For the first time ever, Pantone has chosen two signature colors for its annual Color of the Year selection: Serenity and Rose Quartz. The combination of both colors creates a calm and relaxing palette that promotes tranquility and inner peace, the color gurus at Pantone explain. “With the whole greater than its individual parts, joined together Serenity and Rose Quartz demonstrate an inherent balance between a warmer embracing rose tone and the cooler tranquil blue, reflecting connection and wellness as well as a soothing sense of order and peace,” said Executive Director of the Pantone Color Institute Leatrice Eiseman in a statement. Serenity and Rose Quartz made their debut in the PANTONE Fashion Color Report Spring 2016 as well as on the runways for both men and women and in both jewelry and fashion accessories such as handbags, hats, footwear, and wearable technology. “In many parts of the world we are experiencing a gender blur as it relates to fashion, which has in turn impacted color trends throughout all other areas of design,” said Eiseman in a statement. “This more unilateral approach to color is coinciding with societal movements toward gender equality and fluidity, the consumers’ increased comfort with using color as a form of expression which includes a generation that has less concern about being typecast or judged, and an open exchange of digital information that has opened our eyes to different approaches to color usage.” In addition to the colors being featured in fashion, they are also making a splash in the world of kitchen appliances. KitchenAid and Keurig are two of the leading brands that are incorporating the colors of the year in their products.
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According to the trend-setting powers at Pantone and Sherwin Williams, we'll be looking at the world through rose(ish)-colored glasses in 2015. To combat the cold, dreary winter months—goodbye Seasonal Anxiety Disorder!—two new colors belonging to the warm and vibrant palette of pinks, reds, and oranges are expected to saturate 2015. So what's next year's official color of the year? Without further delay… the “robust and earthy” Marsala (Pantone 18-1438) has been named Pantone’s 2015 color of the year. It will, according to the company’s website, “enrich our minds, bodies, and souls.” While this color promises such profound fulfillment beyond mere aesthetics, it does have more versatile and practical uses, which “translates easily to fashion, beauty, industrial design, home furnishings and interiors,” said Leatrice Eiseman, executive director of the Pantone Color Institute, in a statement. Furniture companies, like BoConcept, have already launched designs in this “hearty yet stylish” shade. Not to be outdone, Sherwin-Williams has also released its own color projection for 2015. A related, yet different tone than Marsala, Sherwin-Williams' “carefree” and “optimistic” shade of Coral Reef was named 2015 color of the year by the paint company. This shade is part of the Buoyant Collection, and hints to better times. “After weathering the recession and finally seeing signs of growth, the Buoyant palette reflects our enthusiasm with colors that evoke big, bright floral designs and inspire consumers. Our spirits echo the optimism following World War II when GIs returned from exotic locales, bringing tropical prints and tiki-inspired looks,” said Jackie Jordan, director of color marketing at Sherwin-Williams, in a statement. Who knew the economy and color forecasting were so intertwined? This multipurpose shade is equally suited for the young and old, explained Jordan. “Coral Reef can be used in a dining space within a senior living facility or on the wall of a multi-family game room,” said Jordan. “This tropical color lends itself well to hospitality settings, especially in warm climates such as Calif., Florida and Hawaii.” As the saying goes, everything is coming up roses... at least for 2015.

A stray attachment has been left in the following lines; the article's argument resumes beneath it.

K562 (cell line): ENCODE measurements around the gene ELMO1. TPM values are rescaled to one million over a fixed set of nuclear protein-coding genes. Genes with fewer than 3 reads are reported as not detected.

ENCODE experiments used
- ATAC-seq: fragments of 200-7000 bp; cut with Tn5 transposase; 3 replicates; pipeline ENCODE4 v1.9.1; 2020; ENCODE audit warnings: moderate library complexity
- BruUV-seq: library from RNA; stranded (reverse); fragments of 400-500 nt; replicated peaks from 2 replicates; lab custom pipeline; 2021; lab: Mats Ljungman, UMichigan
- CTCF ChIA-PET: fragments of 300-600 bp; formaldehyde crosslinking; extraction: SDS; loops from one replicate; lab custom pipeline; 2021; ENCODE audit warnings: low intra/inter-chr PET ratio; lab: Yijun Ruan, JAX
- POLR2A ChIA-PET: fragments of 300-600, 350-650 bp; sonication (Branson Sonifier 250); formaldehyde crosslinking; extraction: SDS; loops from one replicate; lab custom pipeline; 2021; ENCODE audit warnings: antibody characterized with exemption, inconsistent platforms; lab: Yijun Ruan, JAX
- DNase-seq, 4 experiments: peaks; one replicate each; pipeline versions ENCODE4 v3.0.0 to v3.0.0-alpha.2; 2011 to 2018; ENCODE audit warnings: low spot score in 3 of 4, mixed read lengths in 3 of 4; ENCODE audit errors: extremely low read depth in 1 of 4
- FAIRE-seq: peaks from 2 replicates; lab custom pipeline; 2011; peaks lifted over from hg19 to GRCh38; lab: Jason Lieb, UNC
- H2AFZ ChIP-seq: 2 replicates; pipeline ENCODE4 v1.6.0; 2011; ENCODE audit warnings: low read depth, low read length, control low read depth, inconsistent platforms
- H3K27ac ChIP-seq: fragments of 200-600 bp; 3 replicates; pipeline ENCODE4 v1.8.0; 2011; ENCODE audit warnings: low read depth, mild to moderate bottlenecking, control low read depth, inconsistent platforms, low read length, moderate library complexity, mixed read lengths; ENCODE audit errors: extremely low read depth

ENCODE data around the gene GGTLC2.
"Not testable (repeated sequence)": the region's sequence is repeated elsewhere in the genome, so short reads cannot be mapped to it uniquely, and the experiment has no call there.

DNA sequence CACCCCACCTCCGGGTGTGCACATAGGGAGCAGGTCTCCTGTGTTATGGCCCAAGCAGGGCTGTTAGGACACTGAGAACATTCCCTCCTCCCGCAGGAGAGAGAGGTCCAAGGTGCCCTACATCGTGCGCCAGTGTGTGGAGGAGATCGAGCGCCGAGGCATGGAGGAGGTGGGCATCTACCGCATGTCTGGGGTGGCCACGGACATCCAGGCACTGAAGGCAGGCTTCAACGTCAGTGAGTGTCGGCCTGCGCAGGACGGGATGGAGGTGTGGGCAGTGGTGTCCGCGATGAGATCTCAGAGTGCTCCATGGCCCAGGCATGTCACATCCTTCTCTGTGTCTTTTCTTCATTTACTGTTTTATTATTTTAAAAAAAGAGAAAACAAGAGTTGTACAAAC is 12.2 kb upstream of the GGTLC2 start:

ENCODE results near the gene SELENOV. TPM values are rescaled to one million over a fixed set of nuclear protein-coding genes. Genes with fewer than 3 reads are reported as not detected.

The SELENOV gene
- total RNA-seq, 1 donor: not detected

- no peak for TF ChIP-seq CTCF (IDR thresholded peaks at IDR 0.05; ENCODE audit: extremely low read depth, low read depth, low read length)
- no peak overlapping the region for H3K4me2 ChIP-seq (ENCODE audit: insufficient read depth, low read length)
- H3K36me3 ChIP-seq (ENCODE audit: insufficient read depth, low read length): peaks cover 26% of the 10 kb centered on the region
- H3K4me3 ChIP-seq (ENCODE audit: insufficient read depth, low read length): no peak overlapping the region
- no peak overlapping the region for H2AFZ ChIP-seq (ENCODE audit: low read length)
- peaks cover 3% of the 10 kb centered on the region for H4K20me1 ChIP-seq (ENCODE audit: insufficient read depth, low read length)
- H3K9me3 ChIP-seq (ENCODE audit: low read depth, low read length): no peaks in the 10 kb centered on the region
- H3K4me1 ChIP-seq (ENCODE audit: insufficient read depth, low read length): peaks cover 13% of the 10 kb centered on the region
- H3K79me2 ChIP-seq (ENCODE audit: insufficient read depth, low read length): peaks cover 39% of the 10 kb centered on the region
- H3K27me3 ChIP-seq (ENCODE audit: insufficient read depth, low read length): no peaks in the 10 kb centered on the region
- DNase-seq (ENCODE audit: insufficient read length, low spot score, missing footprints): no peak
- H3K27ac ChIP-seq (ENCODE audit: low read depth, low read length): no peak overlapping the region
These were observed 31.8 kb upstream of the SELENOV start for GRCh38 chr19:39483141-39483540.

Winter months in the Benelux countries are not known for blue skies and bright sun. So perhaps there's an altruistic underpinning to the design of the new 59-room Pantone Hotel in Brussels. Did architect Olivier Hannaert and interior designer Michel Pennemann seek to lift the seasonally-depressed spirits of the populace through the colorful palette? We'd like to think so, although the relentless branding campaign by the client raises a smidgen of doubt. To wit: The Pantone roller bag won't get lost in the sea of black Tumi bags on the luggage carousel. Trundle down the hall, and find your color-coded room: Key fobs graphically remind you where you are—if that's necessary: Once inside, the bed linens resemble a color chip; the walls, even more so: Room service! Maybe a spot of tea will help you feel at home: Expecting visitors? Invite them to pull up a chair: Unpacked, it's time to go explore the city. What better means of transportation—conveniently available through the front desk—could there possibly be, to best appreciate the local architecture than a two-wheeled color swatch? And in case you've forgotten a toiletry essential, never fear—Pantone is here (and increasingly everywhere).